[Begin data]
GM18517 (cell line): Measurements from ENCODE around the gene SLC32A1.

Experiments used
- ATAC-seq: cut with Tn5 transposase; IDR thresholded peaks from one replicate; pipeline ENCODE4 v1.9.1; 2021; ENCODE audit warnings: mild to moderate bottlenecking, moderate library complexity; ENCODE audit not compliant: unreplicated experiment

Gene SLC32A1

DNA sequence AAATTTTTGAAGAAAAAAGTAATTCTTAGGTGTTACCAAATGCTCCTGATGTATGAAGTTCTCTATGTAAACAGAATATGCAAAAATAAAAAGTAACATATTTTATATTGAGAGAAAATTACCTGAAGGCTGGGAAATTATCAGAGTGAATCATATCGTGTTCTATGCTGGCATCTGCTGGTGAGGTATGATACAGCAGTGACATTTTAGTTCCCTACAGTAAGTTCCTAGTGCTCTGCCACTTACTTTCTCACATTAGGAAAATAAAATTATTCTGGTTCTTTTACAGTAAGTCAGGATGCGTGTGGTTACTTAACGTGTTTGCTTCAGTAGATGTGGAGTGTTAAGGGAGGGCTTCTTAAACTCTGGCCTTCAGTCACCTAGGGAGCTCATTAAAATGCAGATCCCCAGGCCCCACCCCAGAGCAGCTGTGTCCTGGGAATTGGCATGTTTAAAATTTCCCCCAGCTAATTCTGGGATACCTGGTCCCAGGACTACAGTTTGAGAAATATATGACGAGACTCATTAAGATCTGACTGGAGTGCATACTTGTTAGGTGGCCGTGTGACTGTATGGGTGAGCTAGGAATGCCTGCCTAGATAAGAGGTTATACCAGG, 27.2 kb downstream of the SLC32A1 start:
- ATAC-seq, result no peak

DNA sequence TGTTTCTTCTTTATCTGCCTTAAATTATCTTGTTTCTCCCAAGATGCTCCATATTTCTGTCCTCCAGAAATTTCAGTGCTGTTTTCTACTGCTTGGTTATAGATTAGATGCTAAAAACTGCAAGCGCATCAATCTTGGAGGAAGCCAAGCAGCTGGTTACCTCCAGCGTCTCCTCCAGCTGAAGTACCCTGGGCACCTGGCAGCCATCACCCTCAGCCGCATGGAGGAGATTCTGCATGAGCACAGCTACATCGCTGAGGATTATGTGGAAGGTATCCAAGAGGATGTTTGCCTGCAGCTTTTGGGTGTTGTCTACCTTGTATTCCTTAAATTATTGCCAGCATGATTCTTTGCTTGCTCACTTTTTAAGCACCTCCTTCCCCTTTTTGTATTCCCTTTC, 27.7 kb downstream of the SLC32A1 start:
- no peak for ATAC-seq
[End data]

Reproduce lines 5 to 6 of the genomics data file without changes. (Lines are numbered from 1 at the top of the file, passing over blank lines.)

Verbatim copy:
DNA sequence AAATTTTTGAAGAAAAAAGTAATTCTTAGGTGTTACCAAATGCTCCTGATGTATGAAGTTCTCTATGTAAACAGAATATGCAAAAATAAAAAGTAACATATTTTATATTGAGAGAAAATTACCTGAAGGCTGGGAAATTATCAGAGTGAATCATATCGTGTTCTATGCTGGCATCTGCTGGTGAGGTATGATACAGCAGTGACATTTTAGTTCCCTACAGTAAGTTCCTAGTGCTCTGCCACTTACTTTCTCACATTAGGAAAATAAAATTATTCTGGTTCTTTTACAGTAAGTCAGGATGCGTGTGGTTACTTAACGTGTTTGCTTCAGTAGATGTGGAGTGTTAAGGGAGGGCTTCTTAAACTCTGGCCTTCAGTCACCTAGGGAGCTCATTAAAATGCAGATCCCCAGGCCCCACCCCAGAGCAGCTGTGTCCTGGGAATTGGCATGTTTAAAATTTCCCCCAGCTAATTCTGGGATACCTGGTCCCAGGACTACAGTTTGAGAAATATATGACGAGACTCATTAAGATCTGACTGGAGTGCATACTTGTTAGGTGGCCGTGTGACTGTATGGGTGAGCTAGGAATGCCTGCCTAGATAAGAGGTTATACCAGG, 27.2 kb downstream of the SLC32A1 start:
- ATAC-seq, result no peak